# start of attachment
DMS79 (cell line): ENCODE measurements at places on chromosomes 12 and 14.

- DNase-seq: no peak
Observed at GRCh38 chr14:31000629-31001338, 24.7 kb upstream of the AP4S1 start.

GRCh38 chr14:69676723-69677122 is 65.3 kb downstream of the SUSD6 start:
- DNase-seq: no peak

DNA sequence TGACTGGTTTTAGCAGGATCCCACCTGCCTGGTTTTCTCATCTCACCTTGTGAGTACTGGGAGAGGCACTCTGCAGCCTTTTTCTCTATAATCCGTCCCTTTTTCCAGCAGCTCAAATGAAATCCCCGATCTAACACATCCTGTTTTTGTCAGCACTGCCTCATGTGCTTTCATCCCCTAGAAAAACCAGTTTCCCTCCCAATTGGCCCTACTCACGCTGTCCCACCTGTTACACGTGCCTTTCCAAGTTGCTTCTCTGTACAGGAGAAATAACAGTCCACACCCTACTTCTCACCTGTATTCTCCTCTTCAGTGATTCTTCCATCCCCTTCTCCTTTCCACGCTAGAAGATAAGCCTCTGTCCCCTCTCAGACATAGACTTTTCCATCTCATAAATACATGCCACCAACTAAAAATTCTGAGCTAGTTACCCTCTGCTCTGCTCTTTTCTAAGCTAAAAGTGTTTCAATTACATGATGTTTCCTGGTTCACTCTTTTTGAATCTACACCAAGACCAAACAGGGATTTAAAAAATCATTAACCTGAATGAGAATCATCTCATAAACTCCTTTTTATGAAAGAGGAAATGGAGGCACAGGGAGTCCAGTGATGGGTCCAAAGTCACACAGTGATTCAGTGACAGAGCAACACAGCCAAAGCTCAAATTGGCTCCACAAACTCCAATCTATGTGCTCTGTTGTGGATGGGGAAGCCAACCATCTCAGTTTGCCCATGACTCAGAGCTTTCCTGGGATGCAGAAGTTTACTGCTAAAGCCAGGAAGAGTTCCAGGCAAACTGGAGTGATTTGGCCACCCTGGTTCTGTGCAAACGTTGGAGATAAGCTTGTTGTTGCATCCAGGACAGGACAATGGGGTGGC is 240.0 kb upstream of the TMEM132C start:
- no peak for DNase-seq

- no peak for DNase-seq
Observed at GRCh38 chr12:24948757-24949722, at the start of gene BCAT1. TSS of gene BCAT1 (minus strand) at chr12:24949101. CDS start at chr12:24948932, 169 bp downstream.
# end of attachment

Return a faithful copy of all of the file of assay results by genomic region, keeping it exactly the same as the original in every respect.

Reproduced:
DMS79 (cell line): ENCODE measurements at places on chromosomes 12 and 14.

- DNase-seq: no peak
Observed at GRCh38 chr14:31000629-31001338, 24.7 kb upstream of the AP4S1 start.

GRCh38 chr14:69676723-69677122 is 65.3 kb downstream of the SUSD6 start:
- DNase-seq: no peak

DNA sequence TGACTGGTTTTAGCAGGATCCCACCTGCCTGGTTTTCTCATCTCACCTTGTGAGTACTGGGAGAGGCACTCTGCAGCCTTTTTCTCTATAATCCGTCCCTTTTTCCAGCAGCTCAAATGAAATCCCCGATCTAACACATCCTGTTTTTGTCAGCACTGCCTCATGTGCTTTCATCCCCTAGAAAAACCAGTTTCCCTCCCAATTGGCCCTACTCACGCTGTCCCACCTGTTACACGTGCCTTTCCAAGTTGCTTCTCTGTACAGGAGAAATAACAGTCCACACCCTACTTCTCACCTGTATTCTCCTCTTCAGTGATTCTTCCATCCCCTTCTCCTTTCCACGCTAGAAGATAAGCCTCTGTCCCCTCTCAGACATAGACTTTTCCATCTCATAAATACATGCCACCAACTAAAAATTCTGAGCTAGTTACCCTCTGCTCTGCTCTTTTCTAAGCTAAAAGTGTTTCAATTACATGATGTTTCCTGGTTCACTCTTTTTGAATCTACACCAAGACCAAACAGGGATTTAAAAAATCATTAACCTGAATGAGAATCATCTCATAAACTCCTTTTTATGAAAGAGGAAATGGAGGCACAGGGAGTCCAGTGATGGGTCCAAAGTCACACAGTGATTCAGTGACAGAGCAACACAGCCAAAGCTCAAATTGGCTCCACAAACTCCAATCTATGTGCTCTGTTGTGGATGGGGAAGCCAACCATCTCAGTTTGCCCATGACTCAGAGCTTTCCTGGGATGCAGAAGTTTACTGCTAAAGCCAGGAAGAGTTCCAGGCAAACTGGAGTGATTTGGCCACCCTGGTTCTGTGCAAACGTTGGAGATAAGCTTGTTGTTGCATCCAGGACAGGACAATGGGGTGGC is 240.0 kb upstream of the TMEM132C start:
- no peak for DNase-seq

- no peak for DNase-seq
Observed at GRCh38 chr12:24948757-24949722, at the start of gene BCAT1. TSS of gene BCAT1 (minus strand) at chr12:24949101. CDS start at chr12:24948932, 169 bp downstream.